Thorp Arch Trading Estate
Thorp Arch Trading Estate occupies major part of a former Royal Ordnance Factory (ROF), ROF Thorpe Arch, in the City of Leeds metropolitan borough, West Yorkshire, England near Wetherby. The trading estate is now divided into industrial and retail space. There is still much evidence of its former use around the site. It is similar in style and layout to former ROF Aycliffe in Darlington, County Durham.
The War years 
The Royal Ordnance Factory was built to supply the British forces with munitions during the World War II. The site was ideal, it had a railway running adjacent to it (the Harrogate to Church Fenton Line), open space and the site was not in a supposedly strategic bombing area. The railways were expanded and sidings built (these are still evident in certain areas of the estate) and buildings constructed around them, many with the flat concrete roofs. The retail park is still set in semi-underground bunkers, with grassy banks running up the sides of the buildings.
Post war development 
The Royal Ordnance Factory closed completely in 1957. However with a boom in the construction trade and many others in the immediate post war years, the site found many new industries requiring the space it could offer.
George Moore (founder of Moores Furniture Group) bought the site near Wetherby in 1960s, converting it into a trading estate.
A major development on the estate (and certainly the biggest employer) is the British Library lending division. This is the British Library's second site, the St Pancras site in Central London is the main site. The British Library Boston Spa, as it is known, is housed in a large eight storey concrete building (with windows set in narrow slits to avoid light damage to the books) and many smaller, with newer buildings set around it.
Moores Furniture Group furniture factory is situated on the estate, as is a Leeds City Council household recycling centre and a sewage works. There are many other small businesses situated on the estate.
Thorp Arch retail park 
The Thorp Arch Retail Park is perhaps the most notable part for local people. It is set in semi-underground bunkers and many of the retailers have grassy banks up the exterior walls. The retail park houses Brooks Discount Retailers, DFS (formerly Northern Upholstery), Empire Direct (formerly Miller Brothers), The Sofa Centre, The Greenery Garden Centre, a car showroom and a cafe.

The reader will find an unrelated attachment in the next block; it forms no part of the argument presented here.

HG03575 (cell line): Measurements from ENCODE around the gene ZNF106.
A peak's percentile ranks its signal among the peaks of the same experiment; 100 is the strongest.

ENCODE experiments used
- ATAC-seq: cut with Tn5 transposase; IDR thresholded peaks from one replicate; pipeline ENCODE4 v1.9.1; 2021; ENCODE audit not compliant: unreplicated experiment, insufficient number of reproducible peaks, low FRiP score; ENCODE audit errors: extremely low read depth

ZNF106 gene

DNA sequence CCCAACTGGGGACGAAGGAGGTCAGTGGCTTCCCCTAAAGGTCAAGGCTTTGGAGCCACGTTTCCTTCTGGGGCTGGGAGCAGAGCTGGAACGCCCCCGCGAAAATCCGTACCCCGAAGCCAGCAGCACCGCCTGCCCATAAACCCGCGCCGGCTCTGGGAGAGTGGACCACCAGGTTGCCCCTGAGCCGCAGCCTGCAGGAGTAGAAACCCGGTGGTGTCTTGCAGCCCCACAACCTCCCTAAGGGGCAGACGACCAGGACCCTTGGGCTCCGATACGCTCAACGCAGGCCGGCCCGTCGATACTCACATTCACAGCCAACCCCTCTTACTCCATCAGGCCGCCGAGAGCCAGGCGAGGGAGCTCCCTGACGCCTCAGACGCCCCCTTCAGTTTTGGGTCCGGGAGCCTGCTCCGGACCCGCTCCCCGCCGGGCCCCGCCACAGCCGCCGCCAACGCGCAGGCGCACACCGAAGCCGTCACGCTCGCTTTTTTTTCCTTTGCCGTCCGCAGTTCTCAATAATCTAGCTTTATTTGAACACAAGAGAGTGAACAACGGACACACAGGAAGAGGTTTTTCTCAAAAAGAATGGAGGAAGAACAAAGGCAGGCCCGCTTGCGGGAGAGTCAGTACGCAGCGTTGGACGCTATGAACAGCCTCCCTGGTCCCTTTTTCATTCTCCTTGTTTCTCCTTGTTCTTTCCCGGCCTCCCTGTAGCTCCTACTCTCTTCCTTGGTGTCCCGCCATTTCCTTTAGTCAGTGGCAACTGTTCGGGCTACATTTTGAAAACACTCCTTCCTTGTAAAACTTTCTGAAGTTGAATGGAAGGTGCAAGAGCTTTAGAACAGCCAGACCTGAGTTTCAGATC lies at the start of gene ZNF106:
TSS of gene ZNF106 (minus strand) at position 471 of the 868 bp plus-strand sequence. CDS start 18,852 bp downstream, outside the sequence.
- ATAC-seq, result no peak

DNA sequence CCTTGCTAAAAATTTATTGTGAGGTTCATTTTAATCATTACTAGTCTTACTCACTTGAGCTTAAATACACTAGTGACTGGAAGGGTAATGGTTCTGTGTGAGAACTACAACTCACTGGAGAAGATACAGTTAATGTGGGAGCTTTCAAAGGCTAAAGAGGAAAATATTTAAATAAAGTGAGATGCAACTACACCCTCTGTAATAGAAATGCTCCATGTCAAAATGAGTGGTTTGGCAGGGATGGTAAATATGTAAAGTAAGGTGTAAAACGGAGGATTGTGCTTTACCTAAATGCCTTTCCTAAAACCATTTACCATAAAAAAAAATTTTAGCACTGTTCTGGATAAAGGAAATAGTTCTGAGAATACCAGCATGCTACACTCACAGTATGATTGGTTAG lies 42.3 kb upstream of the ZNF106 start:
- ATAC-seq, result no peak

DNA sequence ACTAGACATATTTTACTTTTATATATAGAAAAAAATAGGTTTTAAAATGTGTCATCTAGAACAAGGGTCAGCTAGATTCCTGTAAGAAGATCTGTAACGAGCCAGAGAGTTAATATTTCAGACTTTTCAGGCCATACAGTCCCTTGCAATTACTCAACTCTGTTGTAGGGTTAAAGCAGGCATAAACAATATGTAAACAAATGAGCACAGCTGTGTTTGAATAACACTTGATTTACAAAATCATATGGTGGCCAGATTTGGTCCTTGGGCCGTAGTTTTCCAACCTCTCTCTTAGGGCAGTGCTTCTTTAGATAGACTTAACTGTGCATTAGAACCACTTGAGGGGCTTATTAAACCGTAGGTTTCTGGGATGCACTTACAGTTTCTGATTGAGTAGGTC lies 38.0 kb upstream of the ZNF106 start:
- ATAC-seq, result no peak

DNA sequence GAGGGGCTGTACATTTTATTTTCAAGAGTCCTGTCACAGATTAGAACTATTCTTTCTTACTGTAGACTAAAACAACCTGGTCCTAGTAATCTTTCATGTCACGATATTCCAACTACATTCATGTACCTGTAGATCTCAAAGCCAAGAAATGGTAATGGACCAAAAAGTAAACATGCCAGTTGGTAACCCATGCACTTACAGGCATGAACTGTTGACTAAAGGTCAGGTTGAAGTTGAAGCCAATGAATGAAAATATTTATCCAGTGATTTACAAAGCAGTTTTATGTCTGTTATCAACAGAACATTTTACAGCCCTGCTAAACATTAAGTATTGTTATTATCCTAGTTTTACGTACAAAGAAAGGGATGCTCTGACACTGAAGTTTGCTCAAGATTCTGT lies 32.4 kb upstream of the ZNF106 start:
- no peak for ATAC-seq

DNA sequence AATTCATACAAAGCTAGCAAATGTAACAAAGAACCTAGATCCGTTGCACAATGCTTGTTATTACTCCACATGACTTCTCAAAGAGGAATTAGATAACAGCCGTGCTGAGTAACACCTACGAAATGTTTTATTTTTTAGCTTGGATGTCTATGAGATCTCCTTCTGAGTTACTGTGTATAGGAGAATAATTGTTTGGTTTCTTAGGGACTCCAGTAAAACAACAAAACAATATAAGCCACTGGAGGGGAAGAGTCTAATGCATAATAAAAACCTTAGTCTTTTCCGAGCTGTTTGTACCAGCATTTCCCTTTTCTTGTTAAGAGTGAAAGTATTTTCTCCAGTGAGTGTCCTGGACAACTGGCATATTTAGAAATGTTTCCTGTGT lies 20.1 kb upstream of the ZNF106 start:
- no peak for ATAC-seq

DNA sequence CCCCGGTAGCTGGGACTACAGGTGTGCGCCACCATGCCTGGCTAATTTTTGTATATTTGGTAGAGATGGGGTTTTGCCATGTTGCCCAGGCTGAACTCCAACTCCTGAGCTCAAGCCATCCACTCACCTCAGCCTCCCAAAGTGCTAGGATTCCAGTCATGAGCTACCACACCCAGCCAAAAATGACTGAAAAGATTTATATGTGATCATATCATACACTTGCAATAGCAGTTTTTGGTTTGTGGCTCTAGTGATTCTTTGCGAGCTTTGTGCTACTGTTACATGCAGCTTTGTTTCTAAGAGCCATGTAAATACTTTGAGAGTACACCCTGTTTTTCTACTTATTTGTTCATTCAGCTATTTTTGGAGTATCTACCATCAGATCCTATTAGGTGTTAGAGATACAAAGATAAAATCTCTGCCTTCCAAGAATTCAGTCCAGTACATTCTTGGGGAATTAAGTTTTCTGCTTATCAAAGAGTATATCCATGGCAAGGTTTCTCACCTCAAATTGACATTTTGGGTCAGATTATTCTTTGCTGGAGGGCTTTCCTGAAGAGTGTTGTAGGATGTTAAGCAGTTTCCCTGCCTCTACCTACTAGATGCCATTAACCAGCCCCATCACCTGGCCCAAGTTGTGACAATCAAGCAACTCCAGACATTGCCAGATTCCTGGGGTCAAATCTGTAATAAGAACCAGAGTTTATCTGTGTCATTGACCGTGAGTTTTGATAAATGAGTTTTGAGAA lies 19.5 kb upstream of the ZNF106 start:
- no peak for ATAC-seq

The retail park once had a branch of Texas Homecare, however due to the small size of these units, it was necessary to set the shop across two units set several hundred yards apart. This did not keep in with the clean-cut, purpose-built style of the new Texas branches, and so they were closed; and the Texas Homecare chain no longer exists. The retail park also formerly housed Bargain Street (a now defunct West Yorkshire discount clothes and household good retailer).
The future 
The future of the Thorp Arch Trading Estate is unclear. No plans have been put forward to properly redevelop it, however the land value is high and occupation density low so future redevelopment seems in itself likely.
In the 1990s there was a plan to turn the adjacent village of Walton into a New Town, although this never got off the ground, green field areas around the site have been developed into residential areas. It seems likely with the high demand for houses in Leeds, especially in the Wetherby and Boston Spa area that there will be many more residential developments to come in this area in the future.
Notable features 
- The street names are all uniform, with roads running in a North-South direction named "Street 1", "Street 2", "Street 8", etc., and those crossing them named "Avenue A", "Avenue B", etc.
- Running along the sixty-year-old lamp posts on certain parts of the estate are electricity cables.
- The retail park is still set in grass covered bunkers.
- There are still level crossings on certain streets, despite the railway being dismantled since 1965.
- The retail park is home to a large playground, formerly home to an old tank, a Bren Gun Carrier and a fire engine, and is still home to a large mock pirate ship (about 40' in height) which can be played on by children.